Night Dispatch: The bane of my existence.

Discussion in 'Questions From New Drivers' started by Dr. Venture, Jul 24, 2008.

  1. Roadmedic

    Roadmedic Road Train Member

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    I have read this several times and looked for the illegal part?

    I don't get your post.

    He was dispatched already on a load that was illegal. He was not trying to get dispatched when he was illegal. He was trying to get the night guys to do something about the illegal load.
     
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  3. Dr. Venture

    Dr. Venture Medium Load Member

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    It wasn't that I was trying to get dispatched, I was already dispatched. I could have said screw it and left but our company policy is to call in and get direction. Luckily I was at a terminal and could drop equipment, rather than picking up at a drop yard and having to fuel and scale down the road. Then what would I have done? Burned off fuel until I was legal.
     
  4. Dr. Venture

    Dr. Venture Medium Load Member

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    He's referring to where I said, "Well, I told him I could burn off enough fuel to be legal before I reached any scale (yes it's still illegal at first, but you know how that goes)". Which it's true, I would have been running illegal. However I was in a state that allowed 13000 on the steers and while 13180 is still overweight, no argument there, I don't think it would have been much of an issue. It was early morning and there was hardly any traffic on the road. Again, in the end would it have been right? No.
     
  5. Roadmedic

    Roadmedic Road Train Member

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    I have worked for companies that have made me pull the illegal load or else park the truck and you are fired.
     
  6. Ken Worth

    Ken Worth Medium Load Member

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    Yes ,you're right. I just jumped in the middle. My nephew had that job for a while and with no trucking experience he just told them what he was told to say. His main duty was just trying to keep drivers moving by lining up loads.
     
  7. Dr. Venture

    Dr. Venture Medium Load Member

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    I almost feel bad for them. Most don't have the slightest clue and are completely overwhelmed. I try and be as patient as I can with the poor guys, but it's definitely frustrating.
     
  8. smlogistics

    smlogistics Bobtail Member

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    i've worked dispatch. you wouldn't believe the dummies that work in dispatch period. there is this one guy i worked with that i'm pretty sure never learned how to dispatch a truck right. his board was always jacked up, drivers always complaining, never knowing what to do. don't know how some of you guys put up with it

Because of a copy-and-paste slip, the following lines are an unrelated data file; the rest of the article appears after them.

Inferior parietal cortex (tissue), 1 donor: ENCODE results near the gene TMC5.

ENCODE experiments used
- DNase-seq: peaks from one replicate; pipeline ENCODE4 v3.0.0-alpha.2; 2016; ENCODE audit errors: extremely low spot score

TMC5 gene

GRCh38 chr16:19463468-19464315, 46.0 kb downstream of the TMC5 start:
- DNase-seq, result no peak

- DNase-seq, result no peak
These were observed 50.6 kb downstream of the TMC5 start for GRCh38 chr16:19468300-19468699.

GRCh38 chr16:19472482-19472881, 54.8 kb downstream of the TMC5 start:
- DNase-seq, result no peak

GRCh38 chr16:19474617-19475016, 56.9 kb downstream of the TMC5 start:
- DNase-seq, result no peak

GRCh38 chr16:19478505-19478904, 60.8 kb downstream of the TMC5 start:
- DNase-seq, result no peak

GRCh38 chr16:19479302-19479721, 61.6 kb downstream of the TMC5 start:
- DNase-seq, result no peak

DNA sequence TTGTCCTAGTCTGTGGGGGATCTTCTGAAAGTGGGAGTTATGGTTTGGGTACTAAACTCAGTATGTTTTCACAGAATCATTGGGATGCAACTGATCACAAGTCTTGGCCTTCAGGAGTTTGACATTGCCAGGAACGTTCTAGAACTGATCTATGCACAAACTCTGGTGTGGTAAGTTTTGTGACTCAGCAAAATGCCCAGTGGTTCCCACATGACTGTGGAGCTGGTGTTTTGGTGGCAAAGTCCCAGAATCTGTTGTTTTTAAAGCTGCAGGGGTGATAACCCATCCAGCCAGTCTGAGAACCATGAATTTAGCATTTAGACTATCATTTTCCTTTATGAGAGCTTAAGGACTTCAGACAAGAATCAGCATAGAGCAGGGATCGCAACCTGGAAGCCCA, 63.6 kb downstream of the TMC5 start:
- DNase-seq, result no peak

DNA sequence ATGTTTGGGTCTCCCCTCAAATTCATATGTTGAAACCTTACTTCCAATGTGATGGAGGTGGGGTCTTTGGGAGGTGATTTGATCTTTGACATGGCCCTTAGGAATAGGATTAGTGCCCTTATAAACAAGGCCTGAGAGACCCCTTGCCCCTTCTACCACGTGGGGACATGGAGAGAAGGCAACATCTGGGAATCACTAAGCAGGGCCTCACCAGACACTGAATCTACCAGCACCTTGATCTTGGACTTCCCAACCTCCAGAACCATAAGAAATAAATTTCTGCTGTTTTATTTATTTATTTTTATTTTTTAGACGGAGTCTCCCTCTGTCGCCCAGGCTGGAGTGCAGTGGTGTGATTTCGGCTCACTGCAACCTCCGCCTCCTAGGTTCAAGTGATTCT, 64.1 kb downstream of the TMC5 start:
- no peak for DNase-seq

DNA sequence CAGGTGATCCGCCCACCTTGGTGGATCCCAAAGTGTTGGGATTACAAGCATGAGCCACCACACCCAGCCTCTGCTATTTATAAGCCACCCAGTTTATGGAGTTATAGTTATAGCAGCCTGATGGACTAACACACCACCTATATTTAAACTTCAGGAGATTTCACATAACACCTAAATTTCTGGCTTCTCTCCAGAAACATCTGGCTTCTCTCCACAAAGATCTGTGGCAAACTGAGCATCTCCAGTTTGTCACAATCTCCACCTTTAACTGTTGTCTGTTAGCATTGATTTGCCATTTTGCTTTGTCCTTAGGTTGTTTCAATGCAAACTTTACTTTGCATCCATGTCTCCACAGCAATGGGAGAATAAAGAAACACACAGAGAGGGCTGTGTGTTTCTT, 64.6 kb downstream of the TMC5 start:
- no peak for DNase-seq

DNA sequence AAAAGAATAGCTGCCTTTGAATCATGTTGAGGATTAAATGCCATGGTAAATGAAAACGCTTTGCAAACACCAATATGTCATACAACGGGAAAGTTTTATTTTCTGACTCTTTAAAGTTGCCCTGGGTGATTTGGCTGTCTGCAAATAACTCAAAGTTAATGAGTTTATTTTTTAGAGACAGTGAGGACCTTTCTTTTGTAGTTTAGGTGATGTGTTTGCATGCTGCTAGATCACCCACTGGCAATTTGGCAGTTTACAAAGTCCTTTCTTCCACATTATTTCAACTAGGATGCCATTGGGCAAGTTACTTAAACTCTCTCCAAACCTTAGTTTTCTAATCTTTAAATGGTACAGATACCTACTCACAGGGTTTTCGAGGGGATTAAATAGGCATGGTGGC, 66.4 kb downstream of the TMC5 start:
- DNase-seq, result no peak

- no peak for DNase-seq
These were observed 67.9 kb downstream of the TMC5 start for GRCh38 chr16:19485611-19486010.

9. MGASSEL

    MGASSEL Road Train Member

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    May trucking has night and weekend dispatch but they only plan / dispatch during the day so it is pointless to have night dispatch.

    I hauled a load to the walmart dc in loveland co one night it was suppose to be a drop load so after I dropped the load off then called in and said what it next. They said oh we only plan during the day and you will have to find a place and wait till your dm gets in to get another load.
    I asked well can I go home then I still have enough hours to get the 20 miles to home.
    They said that they are not allowed to tell me yes or no I told the ok then I am going home and they said that I did not have premission to go home I told them well I am not going to a truckstop that is 5-10 miles down the road when I can go and get in my comfortable bed.
    The next day my dm called and started chewing on me I told her well I was not about to sit at a truckstop when my home is not that far away.

    I told her that if she kept chewing on me then find me a load to the terminal and she could have the truck back she stopped chewing on me quick that time.
     
  10. tuckerndfw

    tuckerndfw Light Load Member

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    It is a myth that the weight limit for the steering axle is 12,000 lbs. The limit is 20,000 lbs on interstate highways in all 50 states.

    The manufacturer's rating for the steering axle and tires cannot be exceeded, but so long as those are not exceeded, you can run 20,000 lbs on the steering axle on an interstate and access roads (routes to & from destinations within 1 mile of I'state) in all 50 states.

    (see pages A14 & A15 of the 2008 Rand-McNally Motor Carriers Road Atlas)

    The only states that limit the steering axle to 12,000 lbs on non-STAA highways are Arkansas, Indiana, Louisiana, & Mississippi. Wisconsin's limit is 13,000. All other states are either not specified, limited to mfg's specs for tires & steering axle, limited to 20,000 lbs or use a variable formula related to tire width.

    (See Pages A16-17 of the 2008 Motor Carriers Road Atlas)

    I seriously doubt you were in violation of weight laws.
     
    jlkklj777, MACK E-6 and panhandlepat Thank this.
  11. tuckerndfw

    tuckerndfw Light Load Member

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    BTW, I used to drive a truck with a fixed fifth wheel and I routinely ran over 13k lbs on my steering axle and ran all of the the lower 48 states and no one ever bothered me about it.
     
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